Multifamily Market Demand Remains “On Fire”
Connect Apartments brought together more than 350 real estate professionals in Los Angeles for a full day of CRE conversations and networking. Six deep-dive panel discussions featured some of the U.S.’s top CRE leaders who shared insights into the still-hot multifamily market.
The Deal Flow and Dealmakers panels featured brokers, principals, and capital sources who shared what it takes to get a deal done in this market. As the apartment market continues to change, the conversation focused on the challenges and opportunities top multifamily players see across the nation.
Passco’s Gary Goodman believes cycles don’t die of their own volition, and expects any change in the current one to likely occur as a result of a geo-political event. Yet, he says “demand nationwide for multifamily is on fire,” as it is the “only product type with good legs ahead.”
Part of what’s driving demand is the “predisposition to rent,” especially amongst the 75-million strong Millennial group. This demographic segment is putting off marriage, starting families later, and is saddled with student debt. Developers have taken note, with some even offering to pay off college loans if they buy a home. Retiring boomers are also expected to add to the increased demand for multifamily product over the coming 10 to 15 years, notes Goodman.
Goodman says, in order to capture “intrinsic value, you really have to get aggressive right now. Enormous demand and lack of supply is driving cap rates down.” Though he notes the DST investment structure that allows unlimited small investors has allowed them to raise capital “faster that I can buy properties.”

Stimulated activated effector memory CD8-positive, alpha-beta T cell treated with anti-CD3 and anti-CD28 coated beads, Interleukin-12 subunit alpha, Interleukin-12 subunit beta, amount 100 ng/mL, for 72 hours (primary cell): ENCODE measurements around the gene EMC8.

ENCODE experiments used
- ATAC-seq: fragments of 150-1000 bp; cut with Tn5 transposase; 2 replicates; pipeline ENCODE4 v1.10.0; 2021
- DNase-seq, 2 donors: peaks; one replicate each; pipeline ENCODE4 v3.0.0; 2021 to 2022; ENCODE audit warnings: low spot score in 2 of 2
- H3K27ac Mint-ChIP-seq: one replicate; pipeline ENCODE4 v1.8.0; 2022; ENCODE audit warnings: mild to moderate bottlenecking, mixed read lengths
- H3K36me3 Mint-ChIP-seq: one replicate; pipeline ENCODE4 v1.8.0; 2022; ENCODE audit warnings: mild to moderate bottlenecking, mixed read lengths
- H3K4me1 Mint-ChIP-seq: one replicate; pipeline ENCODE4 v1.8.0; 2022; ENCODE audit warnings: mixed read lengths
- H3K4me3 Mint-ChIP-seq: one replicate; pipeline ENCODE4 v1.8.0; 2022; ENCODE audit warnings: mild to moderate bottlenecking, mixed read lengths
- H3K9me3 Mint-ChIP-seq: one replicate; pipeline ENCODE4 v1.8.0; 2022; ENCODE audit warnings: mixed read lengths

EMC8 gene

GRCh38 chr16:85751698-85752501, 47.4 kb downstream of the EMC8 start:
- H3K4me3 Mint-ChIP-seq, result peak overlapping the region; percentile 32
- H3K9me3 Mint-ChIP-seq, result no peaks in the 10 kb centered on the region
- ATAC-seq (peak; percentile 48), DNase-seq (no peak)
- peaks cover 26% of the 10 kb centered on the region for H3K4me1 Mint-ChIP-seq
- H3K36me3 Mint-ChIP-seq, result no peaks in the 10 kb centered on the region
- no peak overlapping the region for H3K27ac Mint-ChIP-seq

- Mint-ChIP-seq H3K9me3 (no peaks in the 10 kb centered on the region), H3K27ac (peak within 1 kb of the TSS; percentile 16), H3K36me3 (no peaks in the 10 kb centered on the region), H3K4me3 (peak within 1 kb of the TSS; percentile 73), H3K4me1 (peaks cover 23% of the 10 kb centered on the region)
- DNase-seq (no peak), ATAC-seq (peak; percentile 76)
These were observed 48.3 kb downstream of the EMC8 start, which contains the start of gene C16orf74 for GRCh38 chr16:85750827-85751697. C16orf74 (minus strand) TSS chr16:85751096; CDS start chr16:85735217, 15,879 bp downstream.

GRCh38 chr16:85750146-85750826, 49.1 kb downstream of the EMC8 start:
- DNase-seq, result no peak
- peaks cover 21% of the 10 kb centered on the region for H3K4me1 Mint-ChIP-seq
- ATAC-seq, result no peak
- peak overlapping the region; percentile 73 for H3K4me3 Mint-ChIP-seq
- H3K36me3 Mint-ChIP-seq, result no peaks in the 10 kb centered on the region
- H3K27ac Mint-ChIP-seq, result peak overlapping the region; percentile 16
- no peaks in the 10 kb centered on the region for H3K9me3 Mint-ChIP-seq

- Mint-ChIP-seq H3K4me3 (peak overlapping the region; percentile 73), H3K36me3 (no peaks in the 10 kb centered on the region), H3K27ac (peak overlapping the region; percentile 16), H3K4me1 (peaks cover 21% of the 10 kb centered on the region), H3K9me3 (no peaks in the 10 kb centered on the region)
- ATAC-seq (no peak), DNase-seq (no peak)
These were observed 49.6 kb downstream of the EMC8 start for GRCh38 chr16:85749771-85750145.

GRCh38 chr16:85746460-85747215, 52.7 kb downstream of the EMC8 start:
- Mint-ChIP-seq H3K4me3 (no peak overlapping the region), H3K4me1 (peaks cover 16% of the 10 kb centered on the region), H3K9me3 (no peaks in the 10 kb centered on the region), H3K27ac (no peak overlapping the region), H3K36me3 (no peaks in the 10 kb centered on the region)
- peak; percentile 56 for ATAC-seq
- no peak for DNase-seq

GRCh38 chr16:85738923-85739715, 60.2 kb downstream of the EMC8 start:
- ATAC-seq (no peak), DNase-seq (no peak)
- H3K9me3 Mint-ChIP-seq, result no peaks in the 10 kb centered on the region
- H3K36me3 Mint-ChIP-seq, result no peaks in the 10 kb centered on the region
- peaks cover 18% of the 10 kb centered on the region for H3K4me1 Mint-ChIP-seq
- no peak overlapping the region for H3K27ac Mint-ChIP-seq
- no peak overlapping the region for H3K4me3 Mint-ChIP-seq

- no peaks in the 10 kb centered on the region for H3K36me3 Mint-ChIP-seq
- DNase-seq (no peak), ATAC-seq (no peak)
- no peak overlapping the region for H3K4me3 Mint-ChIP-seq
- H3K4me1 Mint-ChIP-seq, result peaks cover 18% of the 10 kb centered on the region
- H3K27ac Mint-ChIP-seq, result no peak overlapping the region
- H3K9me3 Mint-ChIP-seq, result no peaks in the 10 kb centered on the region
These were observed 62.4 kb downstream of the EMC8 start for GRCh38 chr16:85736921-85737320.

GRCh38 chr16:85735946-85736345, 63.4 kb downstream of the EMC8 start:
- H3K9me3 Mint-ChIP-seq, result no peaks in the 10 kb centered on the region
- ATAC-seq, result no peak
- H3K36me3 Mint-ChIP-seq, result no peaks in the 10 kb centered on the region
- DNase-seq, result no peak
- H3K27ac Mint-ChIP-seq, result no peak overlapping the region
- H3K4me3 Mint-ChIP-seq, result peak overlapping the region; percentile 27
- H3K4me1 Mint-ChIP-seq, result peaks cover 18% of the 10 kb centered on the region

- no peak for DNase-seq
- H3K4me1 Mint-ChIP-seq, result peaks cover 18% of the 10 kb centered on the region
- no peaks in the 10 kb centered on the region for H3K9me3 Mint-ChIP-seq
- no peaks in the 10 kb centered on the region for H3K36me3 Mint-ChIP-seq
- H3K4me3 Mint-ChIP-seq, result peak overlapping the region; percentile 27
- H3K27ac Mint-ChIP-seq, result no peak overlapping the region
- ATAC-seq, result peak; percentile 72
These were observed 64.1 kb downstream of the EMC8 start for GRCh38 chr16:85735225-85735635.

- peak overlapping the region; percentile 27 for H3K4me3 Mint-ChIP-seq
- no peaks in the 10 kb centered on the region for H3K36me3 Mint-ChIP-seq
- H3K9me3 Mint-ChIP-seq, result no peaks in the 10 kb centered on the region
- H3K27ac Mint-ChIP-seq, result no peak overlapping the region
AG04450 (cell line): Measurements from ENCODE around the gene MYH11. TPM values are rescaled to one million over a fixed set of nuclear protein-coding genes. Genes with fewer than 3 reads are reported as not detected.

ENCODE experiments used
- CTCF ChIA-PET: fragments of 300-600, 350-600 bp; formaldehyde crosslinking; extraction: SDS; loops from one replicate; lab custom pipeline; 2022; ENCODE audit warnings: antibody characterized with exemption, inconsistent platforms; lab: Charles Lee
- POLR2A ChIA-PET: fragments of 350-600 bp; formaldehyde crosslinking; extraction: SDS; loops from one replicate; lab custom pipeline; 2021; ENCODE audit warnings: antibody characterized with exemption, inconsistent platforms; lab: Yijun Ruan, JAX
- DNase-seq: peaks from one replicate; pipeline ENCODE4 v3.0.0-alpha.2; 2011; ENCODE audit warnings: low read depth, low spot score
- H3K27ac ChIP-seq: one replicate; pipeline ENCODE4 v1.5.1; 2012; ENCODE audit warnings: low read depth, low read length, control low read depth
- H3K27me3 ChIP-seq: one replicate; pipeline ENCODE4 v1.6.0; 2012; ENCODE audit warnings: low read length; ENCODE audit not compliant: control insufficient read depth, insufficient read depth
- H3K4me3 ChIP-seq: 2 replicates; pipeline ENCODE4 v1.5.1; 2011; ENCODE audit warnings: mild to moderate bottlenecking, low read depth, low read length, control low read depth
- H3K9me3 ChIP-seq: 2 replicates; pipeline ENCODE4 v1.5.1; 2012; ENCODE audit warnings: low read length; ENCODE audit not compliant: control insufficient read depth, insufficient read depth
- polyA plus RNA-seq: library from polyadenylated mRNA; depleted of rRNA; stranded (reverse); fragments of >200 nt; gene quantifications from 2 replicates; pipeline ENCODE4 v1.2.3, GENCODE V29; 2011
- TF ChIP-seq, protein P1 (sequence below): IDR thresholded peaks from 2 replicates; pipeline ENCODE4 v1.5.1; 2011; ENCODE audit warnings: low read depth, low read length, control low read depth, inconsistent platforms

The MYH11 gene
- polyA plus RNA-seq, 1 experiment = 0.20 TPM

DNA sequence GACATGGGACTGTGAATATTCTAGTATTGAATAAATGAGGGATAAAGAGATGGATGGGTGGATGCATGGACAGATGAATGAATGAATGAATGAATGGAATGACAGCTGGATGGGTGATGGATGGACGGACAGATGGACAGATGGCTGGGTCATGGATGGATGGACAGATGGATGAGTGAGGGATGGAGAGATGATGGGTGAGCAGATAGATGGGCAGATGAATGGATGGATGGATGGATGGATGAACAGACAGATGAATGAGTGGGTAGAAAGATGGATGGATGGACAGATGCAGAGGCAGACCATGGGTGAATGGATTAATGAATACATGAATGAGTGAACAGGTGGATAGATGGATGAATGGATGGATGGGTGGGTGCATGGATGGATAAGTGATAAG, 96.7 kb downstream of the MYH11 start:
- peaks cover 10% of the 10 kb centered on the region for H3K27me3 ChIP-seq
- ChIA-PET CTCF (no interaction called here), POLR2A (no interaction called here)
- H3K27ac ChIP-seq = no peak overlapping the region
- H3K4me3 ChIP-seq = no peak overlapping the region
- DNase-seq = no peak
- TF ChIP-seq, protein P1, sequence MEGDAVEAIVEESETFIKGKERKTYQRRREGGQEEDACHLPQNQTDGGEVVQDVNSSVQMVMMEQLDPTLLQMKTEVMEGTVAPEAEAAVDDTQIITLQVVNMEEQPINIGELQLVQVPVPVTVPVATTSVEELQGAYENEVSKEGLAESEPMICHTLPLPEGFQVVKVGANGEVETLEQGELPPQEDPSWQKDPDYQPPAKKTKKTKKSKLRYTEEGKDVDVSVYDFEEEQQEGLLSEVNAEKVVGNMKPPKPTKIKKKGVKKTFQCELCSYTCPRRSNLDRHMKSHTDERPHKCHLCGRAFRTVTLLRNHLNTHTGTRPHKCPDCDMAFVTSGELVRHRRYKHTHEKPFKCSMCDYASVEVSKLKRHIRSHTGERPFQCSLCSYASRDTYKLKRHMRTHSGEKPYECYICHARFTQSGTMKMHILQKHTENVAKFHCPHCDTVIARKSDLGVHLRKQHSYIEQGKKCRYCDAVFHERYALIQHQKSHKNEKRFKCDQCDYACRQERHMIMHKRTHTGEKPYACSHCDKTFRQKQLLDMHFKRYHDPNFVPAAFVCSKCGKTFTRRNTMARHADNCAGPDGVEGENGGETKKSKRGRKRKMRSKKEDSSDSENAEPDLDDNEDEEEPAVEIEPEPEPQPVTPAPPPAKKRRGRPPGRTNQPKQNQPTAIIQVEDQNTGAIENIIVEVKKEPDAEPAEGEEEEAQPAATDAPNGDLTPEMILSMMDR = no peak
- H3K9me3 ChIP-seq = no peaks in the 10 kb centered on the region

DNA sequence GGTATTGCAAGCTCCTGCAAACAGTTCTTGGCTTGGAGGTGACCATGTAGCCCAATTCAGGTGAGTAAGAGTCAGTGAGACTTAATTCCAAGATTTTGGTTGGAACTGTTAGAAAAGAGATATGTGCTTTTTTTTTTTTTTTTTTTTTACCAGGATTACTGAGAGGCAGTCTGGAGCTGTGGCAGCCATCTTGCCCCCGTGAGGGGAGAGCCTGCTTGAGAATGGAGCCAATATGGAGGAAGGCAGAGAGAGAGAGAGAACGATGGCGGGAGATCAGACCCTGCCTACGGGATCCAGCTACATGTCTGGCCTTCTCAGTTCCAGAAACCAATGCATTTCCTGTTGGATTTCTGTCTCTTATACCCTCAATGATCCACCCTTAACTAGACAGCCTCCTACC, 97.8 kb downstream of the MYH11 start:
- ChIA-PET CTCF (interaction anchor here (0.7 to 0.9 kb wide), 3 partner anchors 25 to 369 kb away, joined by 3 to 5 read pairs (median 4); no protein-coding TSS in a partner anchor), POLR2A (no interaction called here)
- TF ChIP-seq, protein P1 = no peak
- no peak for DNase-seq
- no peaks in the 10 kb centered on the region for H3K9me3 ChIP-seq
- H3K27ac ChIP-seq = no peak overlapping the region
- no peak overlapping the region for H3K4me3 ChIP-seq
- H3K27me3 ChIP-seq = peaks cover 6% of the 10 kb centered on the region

The Bascom Group’s Chad Sanderson says, there’s been a tremendous change in how housing is viewed, as Millennials are more comfortable in a rental lifestyle that aligns better with their mobility desires and frequent job changes. That’s helped drop the homeownership rate from 69% to 63% today and in the coming five to 10 years that number is expected to drop as low as 55%.
Among the reasons cited for Millennials favoring a rental lifestyle include a desire for maximum mobility and the ability to change jobs more frequently, which often involves geographic shifts. Sanderson notes a key metric they look at is the ratio of jobs to construction permits, which has Bascom focused on 15 markets today. The shortage of single family homes has helped fuel demand in the multifamily sector.
For Sanderson, getting deals done today is a simple as “rolling up your sleeves and working hard.” He advises against a “desperate capital” approach by simply “rolling on to the next deal” when competition increases the pricing beyond what your comfort zone will allow. That may mean getting “creative” or looking at “new markets.”
CBRE’s Laurie Lustig-Bower pointed out Los Angeles is priced to do well overall, as high occupancy rates are expected to continue given the long-term lack of development that hasn’t kept pace with demand. She notes there has been demand for 50,000 units, yet just 20,000 have been built creating a situation where the market has been 30,000 units short for decades – and that’s resulted in high multifamily occupancy rates in the 95% range.
Lustig-Bower notes the approach from owners is to “stick with what they’ve got out of fear” that they won’t be able to replace those assets. So today, they are “holding a little longer,” she says.
Gelt Inc.’s Keith Wasserman notes what’s helping the investor complete deals in a competitive market is their reputation as “closers and not falling out” on deals they pursue, even as the market’s shifted from being a “buyer’s market to a seller’s market now.”
Previous recaps of the conference included the overall takeaways from all panels here, the institutional capital panel here, a look inside the capital stack here, a conversation with Freddie and Fannie here, and development panel here.
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